The Boundaries of Sanity & the Supernatural: Victor LaValle’s The Devil in Silver & Lucretia and the Kroons

Victor LaValle is no stranger to the supernatural, disturbed minds, or the borough of Queens! His first two novels, Big Machine and The Ecstatic, are set in Queens and include cult-survivors, paranormal investigations, and schizophrenia. But it would be a mistake to think that his new novel The Devil in Silver and companion novella Lucretia and the Kroons are covering the same ground. With these, LaValle leaves the plausible dark comedy behind and dives deep into the modern gothic novel.

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Series: Genre in the Mainstream

Secular and Mystical Sci-Fi: G. Willow Wilson’s Alif the Unseen

Politics and fiction can be a powerful combination; classics like Wells’ The Time Machine, Ursula Le Guin’s The Dispossessed, Brin’s Uplift series, all orbit around recognizable political quandaries. You can even see it on television (Battlestar Galactica, I am looking at you). But few authors chose to set these stories in the present, in our own world — a little distance, a new galaxy, a future time, these are almost de riguer.

In her debut novel (she’s written graphic novels before) Alif the Unseen, G. Willow Wilson has chosen to buck the trend, meshing the world of information technology with the mystical aspects of Islam and contemporary life to weird and captivating effect. I spent half the book thinking, “Where can this possibly go now?”, only to find out in the next chapter. Alif the Unseen is a true chimera, combining magic and technology, fantasy and sci-fi, the secular and the mystical, literature and genre.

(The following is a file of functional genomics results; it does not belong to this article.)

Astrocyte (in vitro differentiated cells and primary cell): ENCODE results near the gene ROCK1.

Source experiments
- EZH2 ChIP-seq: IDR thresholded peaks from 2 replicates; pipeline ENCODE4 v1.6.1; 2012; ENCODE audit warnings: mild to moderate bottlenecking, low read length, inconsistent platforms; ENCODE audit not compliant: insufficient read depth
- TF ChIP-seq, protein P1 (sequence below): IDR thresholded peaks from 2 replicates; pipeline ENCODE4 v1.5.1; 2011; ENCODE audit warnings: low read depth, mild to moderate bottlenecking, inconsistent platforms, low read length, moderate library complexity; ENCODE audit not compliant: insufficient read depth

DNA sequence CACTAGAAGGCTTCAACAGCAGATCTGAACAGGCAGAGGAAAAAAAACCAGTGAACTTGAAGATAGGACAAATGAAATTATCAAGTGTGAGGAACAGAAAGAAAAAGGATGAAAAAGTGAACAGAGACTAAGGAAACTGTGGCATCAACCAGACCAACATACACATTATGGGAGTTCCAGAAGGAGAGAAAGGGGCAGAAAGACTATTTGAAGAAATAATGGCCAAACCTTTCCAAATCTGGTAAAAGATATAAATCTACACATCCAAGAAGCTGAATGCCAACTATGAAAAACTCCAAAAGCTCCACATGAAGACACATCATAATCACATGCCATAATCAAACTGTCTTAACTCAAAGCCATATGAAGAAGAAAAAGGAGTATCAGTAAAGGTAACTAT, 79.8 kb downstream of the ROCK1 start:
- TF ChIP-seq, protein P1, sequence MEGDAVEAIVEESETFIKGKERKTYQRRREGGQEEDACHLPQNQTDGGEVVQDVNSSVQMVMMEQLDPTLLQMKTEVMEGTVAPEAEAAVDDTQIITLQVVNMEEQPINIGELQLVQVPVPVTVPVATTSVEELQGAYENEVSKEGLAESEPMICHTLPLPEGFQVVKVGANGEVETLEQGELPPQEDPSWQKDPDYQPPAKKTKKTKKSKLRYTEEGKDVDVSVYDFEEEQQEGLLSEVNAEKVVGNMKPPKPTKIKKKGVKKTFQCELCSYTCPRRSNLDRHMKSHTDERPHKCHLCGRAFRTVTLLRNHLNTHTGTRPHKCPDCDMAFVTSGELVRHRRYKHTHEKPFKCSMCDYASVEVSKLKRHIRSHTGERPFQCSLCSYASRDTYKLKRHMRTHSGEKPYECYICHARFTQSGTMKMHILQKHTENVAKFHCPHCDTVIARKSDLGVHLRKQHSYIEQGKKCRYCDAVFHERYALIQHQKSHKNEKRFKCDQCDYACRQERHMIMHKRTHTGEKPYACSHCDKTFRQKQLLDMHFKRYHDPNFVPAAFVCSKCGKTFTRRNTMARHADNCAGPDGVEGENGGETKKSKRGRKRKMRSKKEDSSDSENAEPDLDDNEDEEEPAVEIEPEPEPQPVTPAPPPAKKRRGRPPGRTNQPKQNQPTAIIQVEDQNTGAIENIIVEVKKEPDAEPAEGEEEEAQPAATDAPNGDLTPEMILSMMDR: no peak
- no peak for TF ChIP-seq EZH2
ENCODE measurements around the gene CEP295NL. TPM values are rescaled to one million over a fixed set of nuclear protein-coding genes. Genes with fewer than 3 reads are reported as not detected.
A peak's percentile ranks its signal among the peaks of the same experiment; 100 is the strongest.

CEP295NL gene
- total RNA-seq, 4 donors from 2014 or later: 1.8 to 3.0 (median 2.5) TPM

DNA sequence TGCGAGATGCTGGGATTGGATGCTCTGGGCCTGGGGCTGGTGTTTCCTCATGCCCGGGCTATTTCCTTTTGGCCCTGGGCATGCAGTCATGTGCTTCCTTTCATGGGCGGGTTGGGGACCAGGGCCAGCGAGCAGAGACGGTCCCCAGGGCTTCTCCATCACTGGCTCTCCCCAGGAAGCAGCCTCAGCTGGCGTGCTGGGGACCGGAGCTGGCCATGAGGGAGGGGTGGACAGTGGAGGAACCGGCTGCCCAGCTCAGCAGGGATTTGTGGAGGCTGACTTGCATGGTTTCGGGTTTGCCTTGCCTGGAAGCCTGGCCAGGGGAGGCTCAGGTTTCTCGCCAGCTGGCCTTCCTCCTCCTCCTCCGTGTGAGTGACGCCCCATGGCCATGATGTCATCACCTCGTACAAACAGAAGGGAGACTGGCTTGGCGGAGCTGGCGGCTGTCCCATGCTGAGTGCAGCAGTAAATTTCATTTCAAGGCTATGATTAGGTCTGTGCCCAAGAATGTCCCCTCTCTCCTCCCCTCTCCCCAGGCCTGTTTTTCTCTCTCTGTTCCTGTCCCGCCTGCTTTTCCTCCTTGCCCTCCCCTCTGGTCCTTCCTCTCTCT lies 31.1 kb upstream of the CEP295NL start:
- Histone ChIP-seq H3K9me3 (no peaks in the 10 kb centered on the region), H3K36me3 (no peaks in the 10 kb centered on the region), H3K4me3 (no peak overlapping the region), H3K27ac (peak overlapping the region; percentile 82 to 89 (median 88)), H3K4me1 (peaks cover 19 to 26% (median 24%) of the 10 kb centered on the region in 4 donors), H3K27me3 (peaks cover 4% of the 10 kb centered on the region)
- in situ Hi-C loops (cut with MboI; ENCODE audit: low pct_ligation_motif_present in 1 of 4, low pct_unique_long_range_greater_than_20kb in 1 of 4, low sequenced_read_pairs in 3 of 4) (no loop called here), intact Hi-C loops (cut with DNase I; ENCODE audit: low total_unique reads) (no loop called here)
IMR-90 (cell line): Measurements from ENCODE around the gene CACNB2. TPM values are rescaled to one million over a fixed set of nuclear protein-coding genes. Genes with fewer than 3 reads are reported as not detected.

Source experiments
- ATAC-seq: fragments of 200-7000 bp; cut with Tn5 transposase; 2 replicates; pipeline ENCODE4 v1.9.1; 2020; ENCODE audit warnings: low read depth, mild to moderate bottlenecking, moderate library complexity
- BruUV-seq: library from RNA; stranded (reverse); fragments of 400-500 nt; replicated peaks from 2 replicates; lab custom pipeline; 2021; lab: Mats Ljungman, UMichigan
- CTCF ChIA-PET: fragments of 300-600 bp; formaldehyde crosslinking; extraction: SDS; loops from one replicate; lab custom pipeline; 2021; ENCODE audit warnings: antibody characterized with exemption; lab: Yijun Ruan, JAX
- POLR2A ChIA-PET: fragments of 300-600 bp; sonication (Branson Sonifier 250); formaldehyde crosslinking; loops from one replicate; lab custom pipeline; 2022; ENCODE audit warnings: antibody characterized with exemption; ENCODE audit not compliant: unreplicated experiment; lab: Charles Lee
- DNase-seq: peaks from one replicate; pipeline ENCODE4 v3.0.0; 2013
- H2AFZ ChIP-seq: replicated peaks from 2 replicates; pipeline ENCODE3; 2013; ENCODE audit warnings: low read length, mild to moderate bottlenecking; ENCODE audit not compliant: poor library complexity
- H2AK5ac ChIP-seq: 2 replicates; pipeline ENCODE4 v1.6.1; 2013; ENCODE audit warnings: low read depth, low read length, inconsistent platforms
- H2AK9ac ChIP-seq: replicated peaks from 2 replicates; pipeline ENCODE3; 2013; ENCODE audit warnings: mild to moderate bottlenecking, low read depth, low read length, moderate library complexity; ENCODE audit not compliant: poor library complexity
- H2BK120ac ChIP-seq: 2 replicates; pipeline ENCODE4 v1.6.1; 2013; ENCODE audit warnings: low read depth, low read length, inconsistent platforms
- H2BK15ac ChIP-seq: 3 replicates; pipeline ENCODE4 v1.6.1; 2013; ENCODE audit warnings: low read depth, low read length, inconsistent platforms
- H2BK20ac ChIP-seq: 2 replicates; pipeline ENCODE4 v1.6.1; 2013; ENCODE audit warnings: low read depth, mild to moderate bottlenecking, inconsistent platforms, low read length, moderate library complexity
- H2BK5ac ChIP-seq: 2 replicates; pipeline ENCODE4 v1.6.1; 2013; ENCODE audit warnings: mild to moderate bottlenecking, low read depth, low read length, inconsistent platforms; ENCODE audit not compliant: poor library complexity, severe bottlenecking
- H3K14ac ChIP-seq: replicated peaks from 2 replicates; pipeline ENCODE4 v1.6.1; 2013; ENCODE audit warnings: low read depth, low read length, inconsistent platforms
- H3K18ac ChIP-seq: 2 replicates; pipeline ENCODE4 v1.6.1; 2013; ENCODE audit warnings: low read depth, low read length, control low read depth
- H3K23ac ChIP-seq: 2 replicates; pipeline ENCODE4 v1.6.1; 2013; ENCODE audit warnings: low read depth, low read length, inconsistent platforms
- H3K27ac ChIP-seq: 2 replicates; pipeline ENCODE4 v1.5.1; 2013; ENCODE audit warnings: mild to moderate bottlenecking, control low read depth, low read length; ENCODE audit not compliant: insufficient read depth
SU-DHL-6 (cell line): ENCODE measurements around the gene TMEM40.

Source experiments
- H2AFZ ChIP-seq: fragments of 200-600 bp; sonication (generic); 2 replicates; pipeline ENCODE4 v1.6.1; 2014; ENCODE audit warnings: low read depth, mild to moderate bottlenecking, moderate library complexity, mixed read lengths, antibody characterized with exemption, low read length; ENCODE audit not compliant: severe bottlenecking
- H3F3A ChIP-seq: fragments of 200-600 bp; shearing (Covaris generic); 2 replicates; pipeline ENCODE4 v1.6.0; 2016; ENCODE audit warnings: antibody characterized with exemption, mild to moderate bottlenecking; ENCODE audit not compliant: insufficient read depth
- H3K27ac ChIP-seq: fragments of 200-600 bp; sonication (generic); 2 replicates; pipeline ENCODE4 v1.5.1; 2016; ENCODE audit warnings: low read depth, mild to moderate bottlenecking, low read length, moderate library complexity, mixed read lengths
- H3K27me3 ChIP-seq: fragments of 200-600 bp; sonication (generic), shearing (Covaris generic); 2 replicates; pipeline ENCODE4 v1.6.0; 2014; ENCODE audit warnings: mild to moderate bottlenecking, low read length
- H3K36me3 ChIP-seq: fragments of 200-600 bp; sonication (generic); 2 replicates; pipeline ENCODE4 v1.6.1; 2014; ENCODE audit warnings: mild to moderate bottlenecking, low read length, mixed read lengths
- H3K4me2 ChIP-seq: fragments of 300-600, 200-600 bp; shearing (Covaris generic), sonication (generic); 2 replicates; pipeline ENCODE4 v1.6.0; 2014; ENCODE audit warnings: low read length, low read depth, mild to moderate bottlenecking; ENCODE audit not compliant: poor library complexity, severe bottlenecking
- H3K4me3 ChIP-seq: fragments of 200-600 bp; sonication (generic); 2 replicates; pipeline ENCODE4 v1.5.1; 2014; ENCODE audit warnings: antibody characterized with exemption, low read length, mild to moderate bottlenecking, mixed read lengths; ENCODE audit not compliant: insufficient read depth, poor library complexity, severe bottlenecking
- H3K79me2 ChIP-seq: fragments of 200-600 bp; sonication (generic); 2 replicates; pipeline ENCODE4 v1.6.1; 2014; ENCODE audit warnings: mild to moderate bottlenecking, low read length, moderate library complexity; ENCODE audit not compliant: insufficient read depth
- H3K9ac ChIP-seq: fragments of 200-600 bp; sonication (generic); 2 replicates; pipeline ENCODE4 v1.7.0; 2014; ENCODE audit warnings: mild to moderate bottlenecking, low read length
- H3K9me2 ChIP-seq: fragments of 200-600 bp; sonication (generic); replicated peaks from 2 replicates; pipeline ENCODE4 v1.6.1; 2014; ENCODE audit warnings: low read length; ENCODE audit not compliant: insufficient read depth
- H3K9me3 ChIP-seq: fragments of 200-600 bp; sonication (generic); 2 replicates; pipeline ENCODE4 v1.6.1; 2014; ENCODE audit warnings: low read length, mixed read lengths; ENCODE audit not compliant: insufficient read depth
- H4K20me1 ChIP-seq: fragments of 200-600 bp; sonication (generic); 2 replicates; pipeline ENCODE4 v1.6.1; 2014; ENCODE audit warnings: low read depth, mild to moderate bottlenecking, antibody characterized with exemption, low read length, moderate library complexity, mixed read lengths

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Series: Genre in the Mainstream

A Shimmer of the Unexpected: Why The Age of Miracles Delivers

Julia—the narrator of The Age of Miracles—is 11 years old when the world changes forever. It’s October, and time suddenly becomes elastic. One day, for no apparent reason, a day is suddenly 25 hours long. Three days later, 25:37 — and they continue to stretch. The Age of Miracles has the feel of an apocalyptic To Kill a Mockingbird or a more sober True Grit, with a knowing, worldly voice-over guiding the reader through the moment in her childhood that everything changed. Author Karen Thompson Walker takes the traditional literary trope of nostalgia for the timelessness of youth and makes of it a weird, subtly creepy, and engrossing novel in which time itself is a thing to fear.

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Series: Genre in the Mainstream

Genre in the Mainstream: Ryan Boudinot’s Blueprints of the Afterlife

It’s probably only recently that a novel as stuffed with genre conceits as Ryan Boudinot’s Blueprints of the Afterlife could be shelved in the literature section. Quantum computers, neurological hacking, time loops, commercialized cloning, all are solidly on the SF side of the fence. But Boudinot’s author background — McSweeney’s, Best American Nonrequired Reading, The Rumpus — and his first novel, Misconception (a coming-of-age story set during the first dot-com boom) swing him back toward the literary world. This combination is what makes Blueprints such a fantastic crossover book. At its heart it is the story of Luke Piper and Nick Fedderly, two brilliant and troubled young men, and how they changed the world — and you couldn’t pull it off without the genre elements.

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Series: Genre in the Mainstream